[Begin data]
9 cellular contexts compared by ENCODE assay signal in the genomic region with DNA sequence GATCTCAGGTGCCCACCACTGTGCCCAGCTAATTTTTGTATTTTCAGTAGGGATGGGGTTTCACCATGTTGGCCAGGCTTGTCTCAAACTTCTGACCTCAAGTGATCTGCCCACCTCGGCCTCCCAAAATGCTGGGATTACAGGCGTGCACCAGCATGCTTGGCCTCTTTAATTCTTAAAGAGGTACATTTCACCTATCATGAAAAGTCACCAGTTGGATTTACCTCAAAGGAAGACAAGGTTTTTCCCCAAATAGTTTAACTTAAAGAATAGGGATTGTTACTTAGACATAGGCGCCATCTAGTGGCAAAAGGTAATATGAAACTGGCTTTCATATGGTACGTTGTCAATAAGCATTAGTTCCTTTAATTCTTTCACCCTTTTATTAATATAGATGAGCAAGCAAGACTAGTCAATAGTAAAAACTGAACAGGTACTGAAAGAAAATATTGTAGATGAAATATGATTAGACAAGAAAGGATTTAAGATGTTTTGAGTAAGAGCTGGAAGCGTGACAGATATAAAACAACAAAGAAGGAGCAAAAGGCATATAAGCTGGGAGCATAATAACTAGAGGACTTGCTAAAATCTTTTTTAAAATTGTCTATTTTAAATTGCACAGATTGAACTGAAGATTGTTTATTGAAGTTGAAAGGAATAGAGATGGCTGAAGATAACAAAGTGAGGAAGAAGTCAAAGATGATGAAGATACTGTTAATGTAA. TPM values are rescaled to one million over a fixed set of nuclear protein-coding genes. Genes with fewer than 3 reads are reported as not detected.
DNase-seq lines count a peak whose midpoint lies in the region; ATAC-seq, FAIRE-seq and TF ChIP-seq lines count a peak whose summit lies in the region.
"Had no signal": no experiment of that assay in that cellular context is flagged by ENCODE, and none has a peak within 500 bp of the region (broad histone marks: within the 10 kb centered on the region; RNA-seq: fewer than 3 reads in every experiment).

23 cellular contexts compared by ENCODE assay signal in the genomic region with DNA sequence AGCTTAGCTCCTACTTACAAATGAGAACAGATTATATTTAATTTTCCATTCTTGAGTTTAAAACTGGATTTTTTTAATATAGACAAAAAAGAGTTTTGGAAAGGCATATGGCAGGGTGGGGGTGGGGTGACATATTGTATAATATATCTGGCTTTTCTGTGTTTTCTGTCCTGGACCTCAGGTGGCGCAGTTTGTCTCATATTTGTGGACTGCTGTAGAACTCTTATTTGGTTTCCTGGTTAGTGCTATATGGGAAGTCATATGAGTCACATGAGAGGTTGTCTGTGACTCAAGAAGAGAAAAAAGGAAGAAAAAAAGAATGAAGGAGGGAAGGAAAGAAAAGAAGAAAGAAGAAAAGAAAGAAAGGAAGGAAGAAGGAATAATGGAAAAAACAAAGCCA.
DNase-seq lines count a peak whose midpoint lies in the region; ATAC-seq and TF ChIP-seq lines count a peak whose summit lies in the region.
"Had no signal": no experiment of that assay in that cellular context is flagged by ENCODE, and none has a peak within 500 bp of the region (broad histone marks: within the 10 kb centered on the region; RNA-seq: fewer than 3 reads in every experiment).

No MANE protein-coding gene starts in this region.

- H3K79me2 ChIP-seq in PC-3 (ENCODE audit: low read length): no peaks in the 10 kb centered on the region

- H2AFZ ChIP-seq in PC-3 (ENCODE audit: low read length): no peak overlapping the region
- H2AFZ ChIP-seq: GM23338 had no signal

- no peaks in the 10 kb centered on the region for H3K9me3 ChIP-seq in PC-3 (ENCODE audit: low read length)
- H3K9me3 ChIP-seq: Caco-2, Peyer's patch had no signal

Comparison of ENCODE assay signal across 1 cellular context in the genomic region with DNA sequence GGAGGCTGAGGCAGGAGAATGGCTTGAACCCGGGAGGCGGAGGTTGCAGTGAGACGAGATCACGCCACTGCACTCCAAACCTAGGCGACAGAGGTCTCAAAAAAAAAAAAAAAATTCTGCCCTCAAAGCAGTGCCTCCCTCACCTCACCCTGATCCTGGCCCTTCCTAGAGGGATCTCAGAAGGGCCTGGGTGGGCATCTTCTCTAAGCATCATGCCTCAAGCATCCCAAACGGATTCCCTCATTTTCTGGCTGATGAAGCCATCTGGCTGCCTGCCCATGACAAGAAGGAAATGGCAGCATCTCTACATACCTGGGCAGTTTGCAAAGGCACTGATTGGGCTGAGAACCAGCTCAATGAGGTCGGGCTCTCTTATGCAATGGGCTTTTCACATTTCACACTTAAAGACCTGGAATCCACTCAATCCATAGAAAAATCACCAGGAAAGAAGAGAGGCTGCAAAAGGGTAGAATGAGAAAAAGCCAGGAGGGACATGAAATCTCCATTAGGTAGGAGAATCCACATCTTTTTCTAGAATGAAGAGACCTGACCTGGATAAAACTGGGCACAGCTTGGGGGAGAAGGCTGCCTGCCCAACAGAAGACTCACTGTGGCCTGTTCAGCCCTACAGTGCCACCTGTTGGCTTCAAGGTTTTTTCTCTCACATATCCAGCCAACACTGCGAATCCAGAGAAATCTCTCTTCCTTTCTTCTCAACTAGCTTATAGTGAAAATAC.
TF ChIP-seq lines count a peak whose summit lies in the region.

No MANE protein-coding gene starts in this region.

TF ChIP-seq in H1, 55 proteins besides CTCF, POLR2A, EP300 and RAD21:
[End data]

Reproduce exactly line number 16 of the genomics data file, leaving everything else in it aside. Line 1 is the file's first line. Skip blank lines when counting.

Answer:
TF ChIP-seq in H1, 55 proteins besides CTCF, POLR2A, EP300 and RAD21: